The Collins Kids

At Town Hall Party, Vol. 3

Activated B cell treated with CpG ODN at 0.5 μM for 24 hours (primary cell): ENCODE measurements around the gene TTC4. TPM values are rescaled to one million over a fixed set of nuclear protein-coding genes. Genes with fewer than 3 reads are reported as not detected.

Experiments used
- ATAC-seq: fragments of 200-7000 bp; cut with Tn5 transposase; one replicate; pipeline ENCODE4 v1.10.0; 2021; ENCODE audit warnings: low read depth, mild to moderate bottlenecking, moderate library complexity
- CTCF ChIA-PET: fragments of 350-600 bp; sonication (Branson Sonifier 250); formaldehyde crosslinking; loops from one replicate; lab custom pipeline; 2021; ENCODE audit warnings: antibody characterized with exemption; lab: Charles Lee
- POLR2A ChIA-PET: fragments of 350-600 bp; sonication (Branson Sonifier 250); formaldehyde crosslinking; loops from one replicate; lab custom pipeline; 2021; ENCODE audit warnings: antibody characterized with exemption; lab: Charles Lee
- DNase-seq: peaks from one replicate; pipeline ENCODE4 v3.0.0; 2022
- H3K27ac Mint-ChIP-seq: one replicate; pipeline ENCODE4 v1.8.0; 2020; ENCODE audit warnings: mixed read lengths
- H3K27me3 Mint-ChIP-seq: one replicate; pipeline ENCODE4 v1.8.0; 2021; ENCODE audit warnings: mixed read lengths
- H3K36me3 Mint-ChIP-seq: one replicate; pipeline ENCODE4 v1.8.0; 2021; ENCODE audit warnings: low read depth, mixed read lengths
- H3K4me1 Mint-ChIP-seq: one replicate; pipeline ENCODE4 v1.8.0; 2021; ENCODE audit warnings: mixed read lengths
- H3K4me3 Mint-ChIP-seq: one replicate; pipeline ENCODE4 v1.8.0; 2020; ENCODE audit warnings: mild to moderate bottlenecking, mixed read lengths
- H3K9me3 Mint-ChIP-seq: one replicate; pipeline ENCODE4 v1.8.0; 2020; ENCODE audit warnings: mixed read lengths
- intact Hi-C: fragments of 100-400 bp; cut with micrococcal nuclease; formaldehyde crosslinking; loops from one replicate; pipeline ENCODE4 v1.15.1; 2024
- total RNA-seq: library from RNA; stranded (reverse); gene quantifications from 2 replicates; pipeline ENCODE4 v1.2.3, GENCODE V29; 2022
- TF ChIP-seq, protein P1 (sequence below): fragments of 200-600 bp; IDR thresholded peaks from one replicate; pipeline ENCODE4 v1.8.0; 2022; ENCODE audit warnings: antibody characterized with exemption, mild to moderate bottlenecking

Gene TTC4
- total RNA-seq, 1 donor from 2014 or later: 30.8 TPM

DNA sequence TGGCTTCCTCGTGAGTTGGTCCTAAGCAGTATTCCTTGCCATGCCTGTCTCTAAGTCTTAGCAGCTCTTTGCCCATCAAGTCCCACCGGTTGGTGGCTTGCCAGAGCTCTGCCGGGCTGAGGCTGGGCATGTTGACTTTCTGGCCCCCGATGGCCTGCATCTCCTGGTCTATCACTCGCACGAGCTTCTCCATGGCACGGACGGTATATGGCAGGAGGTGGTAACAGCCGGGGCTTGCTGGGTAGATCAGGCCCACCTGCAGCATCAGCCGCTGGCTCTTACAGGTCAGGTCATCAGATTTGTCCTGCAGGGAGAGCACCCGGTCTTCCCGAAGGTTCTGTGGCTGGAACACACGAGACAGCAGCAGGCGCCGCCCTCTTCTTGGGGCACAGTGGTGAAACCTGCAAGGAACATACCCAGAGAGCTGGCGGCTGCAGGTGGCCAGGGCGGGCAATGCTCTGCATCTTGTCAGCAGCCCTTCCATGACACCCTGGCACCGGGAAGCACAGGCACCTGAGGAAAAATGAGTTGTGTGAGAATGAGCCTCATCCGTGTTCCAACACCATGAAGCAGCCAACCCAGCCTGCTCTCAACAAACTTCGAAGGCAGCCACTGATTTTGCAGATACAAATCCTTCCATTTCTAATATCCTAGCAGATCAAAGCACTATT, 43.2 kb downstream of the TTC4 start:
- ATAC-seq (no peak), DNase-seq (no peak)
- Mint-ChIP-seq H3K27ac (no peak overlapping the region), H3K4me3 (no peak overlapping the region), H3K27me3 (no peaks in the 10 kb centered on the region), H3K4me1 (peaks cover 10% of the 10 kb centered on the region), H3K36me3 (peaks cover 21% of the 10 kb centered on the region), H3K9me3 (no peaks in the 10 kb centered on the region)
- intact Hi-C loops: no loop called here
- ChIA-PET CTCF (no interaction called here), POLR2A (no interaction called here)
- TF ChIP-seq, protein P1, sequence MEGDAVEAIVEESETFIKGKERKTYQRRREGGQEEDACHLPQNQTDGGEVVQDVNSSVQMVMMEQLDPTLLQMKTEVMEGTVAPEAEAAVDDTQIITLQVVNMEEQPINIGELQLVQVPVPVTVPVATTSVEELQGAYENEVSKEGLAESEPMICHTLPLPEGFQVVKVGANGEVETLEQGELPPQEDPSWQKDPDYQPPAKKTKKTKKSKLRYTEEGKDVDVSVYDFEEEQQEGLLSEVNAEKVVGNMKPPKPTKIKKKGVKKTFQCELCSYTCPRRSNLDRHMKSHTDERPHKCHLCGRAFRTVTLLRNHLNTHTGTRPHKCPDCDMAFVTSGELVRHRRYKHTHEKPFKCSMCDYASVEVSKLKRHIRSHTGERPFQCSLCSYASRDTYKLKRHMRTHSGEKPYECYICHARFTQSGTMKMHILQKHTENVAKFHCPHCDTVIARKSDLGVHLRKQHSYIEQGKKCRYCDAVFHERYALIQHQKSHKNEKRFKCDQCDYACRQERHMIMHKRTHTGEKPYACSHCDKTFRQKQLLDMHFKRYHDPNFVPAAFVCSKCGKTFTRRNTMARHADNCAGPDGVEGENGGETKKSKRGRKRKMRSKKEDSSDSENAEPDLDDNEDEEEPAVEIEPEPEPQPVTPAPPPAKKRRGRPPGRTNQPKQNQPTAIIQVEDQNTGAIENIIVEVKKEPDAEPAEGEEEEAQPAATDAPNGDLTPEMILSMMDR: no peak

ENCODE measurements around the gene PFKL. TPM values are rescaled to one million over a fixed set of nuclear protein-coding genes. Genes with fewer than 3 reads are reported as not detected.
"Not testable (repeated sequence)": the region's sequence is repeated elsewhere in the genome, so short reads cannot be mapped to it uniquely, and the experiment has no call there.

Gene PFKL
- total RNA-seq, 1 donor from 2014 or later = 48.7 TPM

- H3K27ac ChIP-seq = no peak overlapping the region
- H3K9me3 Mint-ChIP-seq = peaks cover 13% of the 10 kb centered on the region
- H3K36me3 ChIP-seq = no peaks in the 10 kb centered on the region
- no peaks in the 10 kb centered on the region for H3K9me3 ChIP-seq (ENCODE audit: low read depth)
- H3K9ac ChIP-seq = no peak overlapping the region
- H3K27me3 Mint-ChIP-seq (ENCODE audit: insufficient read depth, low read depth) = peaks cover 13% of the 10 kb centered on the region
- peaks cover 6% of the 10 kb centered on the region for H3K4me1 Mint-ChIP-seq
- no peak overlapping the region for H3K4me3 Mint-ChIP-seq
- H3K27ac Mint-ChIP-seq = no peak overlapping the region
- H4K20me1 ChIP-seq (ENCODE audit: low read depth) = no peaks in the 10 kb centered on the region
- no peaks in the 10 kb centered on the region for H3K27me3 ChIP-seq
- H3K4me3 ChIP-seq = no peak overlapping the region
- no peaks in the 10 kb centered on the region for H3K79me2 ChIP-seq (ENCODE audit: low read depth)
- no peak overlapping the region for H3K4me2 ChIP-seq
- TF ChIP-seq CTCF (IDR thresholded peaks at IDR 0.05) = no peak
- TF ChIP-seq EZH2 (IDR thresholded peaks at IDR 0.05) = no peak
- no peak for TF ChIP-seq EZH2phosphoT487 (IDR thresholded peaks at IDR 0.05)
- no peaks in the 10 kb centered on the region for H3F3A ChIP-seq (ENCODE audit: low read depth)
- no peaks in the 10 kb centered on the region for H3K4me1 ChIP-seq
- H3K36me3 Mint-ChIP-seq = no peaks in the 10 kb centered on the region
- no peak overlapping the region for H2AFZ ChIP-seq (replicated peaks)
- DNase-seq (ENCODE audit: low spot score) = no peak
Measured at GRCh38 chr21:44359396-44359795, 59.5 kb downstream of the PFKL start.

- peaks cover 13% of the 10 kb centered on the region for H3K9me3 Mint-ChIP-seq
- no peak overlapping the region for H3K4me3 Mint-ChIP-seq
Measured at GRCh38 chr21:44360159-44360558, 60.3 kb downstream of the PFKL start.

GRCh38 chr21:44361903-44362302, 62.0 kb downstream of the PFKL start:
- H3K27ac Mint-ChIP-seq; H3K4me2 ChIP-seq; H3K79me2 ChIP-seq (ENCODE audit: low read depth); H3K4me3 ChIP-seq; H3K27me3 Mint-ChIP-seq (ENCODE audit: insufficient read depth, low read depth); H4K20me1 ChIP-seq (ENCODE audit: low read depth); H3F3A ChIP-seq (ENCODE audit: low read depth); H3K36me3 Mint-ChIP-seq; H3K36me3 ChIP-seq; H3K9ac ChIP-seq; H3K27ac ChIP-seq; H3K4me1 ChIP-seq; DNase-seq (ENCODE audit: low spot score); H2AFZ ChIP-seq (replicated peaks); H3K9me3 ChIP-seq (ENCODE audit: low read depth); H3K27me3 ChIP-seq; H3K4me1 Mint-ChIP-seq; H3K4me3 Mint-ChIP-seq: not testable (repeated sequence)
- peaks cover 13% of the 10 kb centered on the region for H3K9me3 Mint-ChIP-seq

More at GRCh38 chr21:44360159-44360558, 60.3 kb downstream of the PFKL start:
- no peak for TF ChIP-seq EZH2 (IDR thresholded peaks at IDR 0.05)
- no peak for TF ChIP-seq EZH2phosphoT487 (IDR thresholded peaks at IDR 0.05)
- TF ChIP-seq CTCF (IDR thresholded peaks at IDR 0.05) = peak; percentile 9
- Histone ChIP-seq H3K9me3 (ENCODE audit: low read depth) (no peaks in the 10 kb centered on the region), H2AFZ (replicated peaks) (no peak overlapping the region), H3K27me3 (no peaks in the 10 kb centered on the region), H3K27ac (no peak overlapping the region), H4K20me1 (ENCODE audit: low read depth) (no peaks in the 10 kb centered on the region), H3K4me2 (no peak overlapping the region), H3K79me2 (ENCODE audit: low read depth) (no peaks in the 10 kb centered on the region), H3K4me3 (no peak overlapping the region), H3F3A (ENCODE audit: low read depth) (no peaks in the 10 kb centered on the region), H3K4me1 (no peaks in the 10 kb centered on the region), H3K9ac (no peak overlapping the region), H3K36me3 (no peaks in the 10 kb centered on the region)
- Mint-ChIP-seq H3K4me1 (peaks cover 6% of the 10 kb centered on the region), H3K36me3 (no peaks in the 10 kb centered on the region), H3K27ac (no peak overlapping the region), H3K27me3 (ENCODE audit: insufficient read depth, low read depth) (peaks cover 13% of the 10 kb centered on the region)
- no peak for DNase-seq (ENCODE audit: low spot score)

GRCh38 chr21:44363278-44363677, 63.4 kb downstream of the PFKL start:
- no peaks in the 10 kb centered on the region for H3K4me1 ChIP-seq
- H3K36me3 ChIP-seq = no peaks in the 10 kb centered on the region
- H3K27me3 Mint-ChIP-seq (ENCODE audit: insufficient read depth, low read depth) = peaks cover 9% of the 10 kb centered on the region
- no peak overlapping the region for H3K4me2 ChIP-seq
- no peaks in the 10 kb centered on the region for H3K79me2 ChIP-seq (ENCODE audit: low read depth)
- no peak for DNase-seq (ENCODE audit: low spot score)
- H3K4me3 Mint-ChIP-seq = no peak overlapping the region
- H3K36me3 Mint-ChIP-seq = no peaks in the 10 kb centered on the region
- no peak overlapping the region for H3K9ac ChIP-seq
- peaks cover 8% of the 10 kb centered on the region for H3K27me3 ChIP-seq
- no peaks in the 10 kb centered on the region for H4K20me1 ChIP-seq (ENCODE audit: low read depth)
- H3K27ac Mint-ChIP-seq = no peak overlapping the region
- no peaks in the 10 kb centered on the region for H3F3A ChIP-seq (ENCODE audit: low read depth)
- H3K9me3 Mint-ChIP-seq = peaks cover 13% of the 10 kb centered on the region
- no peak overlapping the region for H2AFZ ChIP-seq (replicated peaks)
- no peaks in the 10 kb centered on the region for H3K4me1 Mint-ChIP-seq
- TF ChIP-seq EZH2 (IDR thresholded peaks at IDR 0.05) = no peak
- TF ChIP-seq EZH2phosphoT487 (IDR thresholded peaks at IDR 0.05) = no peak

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The third volume of the series of Bear Family's incredibly exhaustive presentation of the Collins Kids television clips presents 28 more live performances, all from 1959. Like volume two, it might not quite be the cream of their Town Hall Party appearances, and is populated by a surprising number of cover versions of rock & roll hits and pop standards that they never put on their studio discs. And, as with volume two, some of the numbers are done more than once, leading to a more repetitive DVD experience than would be optimal -- there are four versions here of "Ramrod" alone, and many of the tunes (including "Ramrod") are also done on the other Bear Family Collins Kids DVDs. Some of the comic routines preceding specific numbers, too, are repeated almost verbatim, and as amusing as they might be, you might get tired of hearing Larry Collins' sniggering laugh so many times. Still, as in the first two volumes, the duo's blazingly energetic presentation breathes life into not just songs that you imagine they'd be pretty well-suited for ("Great Balls of Fire," "Sea Cruise"), but also more surprising choices like Paul Anka's "Lonely Boy" (where Lorrie Collins doesn't bother to change the lyric, singing "I'm just a lonely boy"), Ricky Nelson's "I Got a Feeling," and the Coasters' "Charlie Brown." The charge through "Johnny B. Goode" (the lyric changed to refer to "Larry" instead of "Johnny") is a highlight, as is Larry Collins and Joe Maphis' exotic instrumental "The Rockin' Gypsy." Larry takes some spots here on his own without Lorrie, but usually they sing together in effervescent, nearly-cheek-to-cheek form. As with the other volumes, it's unfortunate that there aren't more songs from the Collins Kids' '50s records, although this does include versions of tunes from their "Sugar Plum"/"Kinda Like Love" single, which wasn't one of their best. Nonetheless, these are consistently entertaining performances, revealing Larry Collins as one of the most kinetic stage artists in all of '50s rock & roll, even if you get the feeling his hyperactivity would drive you up the wall if you had to spend more time with him than you do when watching these DVDs.

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